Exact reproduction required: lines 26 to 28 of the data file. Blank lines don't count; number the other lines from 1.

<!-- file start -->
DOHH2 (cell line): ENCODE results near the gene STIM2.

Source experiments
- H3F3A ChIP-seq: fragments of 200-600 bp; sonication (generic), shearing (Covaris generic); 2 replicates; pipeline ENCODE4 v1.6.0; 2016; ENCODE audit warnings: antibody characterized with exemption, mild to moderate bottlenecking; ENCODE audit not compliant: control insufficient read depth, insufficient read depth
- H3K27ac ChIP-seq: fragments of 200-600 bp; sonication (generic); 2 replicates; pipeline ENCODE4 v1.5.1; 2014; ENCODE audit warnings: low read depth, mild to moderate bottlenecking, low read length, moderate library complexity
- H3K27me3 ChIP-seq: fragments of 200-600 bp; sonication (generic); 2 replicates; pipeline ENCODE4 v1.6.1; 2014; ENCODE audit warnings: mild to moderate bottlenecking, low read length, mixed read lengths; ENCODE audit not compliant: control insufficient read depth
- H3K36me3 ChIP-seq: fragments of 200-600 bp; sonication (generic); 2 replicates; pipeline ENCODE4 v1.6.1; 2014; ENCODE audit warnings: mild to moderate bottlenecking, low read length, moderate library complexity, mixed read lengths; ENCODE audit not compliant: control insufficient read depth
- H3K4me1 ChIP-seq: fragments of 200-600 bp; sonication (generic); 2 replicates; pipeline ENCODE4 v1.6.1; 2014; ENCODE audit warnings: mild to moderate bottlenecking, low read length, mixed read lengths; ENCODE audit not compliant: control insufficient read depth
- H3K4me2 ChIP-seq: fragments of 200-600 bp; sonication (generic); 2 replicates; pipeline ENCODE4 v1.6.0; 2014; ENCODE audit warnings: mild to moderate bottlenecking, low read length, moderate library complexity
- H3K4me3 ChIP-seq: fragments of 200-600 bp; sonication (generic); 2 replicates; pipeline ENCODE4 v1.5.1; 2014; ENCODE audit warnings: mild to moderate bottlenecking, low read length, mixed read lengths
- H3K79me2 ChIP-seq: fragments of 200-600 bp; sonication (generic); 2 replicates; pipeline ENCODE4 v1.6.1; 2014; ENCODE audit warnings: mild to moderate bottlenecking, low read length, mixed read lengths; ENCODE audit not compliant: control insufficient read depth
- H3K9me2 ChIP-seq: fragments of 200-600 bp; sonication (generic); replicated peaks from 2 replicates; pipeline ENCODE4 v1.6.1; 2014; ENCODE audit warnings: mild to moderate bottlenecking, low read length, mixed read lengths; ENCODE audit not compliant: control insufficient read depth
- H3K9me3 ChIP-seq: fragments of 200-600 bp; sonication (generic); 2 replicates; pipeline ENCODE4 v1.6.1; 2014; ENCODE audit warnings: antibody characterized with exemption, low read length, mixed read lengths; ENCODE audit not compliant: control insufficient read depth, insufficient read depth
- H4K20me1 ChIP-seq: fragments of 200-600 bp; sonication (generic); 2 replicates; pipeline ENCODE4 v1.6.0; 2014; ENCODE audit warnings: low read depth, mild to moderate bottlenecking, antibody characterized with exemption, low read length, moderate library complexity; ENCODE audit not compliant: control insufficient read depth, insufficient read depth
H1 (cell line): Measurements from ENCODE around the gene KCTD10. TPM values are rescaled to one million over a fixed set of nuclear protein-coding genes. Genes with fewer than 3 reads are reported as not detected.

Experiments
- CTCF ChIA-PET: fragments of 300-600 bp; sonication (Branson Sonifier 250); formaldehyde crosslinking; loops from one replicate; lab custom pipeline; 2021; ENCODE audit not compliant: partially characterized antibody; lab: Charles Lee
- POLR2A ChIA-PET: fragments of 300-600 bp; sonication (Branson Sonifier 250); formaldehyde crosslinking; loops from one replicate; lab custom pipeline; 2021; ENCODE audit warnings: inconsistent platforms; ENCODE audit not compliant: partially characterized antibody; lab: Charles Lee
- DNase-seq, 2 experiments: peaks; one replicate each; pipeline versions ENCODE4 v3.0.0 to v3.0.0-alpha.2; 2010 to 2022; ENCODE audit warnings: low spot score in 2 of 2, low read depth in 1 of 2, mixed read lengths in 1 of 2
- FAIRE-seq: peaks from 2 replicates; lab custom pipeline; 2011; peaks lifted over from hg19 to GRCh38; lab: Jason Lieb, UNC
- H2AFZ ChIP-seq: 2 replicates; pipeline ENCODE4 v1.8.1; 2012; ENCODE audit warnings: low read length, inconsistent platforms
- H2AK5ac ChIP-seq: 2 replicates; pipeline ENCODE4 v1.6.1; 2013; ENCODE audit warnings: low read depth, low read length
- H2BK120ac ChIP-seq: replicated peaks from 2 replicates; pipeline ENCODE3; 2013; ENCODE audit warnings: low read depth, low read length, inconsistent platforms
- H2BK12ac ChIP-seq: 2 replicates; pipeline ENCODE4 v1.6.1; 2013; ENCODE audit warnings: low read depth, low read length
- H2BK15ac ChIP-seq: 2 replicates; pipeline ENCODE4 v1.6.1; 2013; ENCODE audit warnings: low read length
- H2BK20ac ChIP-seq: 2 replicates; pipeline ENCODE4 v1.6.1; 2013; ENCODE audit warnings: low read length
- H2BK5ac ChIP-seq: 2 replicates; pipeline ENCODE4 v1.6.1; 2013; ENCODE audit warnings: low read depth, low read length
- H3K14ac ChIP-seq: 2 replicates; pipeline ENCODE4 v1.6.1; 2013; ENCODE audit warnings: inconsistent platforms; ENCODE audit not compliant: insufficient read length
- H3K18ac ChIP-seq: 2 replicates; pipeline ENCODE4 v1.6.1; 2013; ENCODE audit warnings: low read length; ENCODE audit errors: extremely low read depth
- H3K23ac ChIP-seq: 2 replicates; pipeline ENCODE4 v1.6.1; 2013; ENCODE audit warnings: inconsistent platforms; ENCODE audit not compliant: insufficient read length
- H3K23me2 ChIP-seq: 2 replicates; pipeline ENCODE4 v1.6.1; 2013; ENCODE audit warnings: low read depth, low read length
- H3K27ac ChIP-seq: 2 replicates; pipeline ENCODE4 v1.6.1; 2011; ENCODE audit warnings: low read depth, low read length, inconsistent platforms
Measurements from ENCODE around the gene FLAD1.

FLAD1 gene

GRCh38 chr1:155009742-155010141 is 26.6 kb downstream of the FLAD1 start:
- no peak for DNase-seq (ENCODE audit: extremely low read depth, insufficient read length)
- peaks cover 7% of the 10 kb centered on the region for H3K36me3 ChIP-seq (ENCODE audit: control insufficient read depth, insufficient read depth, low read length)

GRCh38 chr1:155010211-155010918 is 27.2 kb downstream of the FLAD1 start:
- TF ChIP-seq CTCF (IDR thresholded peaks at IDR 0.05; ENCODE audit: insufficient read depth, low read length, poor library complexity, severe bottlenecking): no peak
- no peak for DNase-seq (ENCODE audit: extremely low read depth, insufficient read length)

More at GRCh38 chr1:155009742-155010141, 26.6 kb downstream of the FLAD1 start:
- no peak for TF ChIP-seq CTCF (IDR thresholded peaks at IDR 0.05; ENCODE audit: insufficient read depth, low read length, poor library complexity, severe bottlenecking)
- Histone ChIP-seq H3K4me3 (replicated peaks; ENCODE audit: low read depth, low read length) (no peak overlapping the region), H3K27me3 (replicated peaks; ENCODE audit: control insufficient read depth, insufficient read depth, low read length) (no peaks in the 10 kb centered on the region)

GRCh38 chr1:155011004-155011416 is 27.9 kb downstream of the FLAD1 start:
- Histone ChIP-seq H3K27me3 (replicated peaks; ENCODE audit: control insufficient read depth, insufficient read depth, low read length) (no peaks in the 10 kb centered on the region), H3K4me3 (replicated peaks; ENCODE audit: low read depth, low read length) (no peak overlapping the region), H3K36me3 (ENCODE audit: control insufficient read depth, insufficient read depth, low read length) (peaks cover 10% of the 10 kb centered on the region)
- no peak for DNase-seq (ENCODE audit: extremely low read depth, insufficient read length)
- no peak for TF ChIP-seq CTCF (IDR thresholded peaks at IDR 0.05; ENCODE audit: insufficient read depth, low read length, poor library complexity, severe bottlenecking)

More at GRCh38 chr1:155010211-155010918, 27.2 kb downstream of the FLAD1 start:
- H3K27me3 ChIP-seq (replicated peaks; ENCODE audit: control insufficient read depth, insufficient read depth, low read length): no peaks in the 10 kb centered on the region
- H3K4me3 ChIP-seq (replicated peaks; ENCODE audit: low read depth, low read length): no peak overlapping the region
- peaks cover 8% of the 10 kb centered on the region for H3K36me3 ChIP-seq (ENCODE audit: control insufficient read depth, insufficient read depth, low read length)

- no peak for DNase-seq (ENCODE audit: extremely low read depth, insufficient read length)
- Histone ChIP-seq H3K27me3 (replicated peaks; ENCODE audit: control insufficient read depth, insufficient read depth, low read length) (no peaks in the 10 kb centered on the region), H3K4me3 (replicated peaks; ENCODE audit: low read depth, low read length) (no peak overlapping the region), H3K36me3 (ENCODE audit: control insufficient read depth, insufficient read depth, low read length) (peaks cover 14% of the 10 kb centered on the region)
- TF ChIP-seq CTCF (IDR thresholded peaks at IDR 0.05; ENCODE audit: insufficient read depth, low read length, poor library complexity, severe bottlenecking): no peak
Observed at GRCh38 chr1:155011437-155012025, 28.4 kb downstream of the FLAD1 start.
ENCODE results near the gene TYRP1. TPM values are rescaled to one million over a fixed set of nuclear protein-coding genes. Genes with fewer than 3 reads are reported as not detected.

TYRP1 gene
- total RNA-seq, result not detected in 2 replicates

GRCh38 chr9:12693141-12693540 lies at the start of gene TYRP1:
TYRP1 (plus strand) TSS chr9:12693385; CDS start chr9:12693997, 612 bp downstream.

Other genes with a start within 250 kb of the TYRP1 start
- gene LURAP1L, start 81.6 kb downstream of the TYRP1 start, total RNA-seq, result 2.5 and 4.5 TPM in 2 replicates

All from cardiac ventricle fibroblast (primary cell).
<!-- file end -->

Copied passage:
- H2BK5ac ChIP-seq: 2 replicates; pipeline ENCODE4 v1.6.1; 2013; ENCODE audit warnings: low read depth, low read length
- H3K14ac ChIP-seq: 2 replicates; pipeline ENCODE4 v1.6.1; 2013; ENCODE audit warnings: inconsistent platforms; ENCODE audit not compliant: insufficient read length
- H3K18ac ChIP-seq: 2 replicates; pipeline ENCODE4 v1.6.1; 2013; ENCODE audit warnings: low read length; ENCODE audit errors: extremely low read depth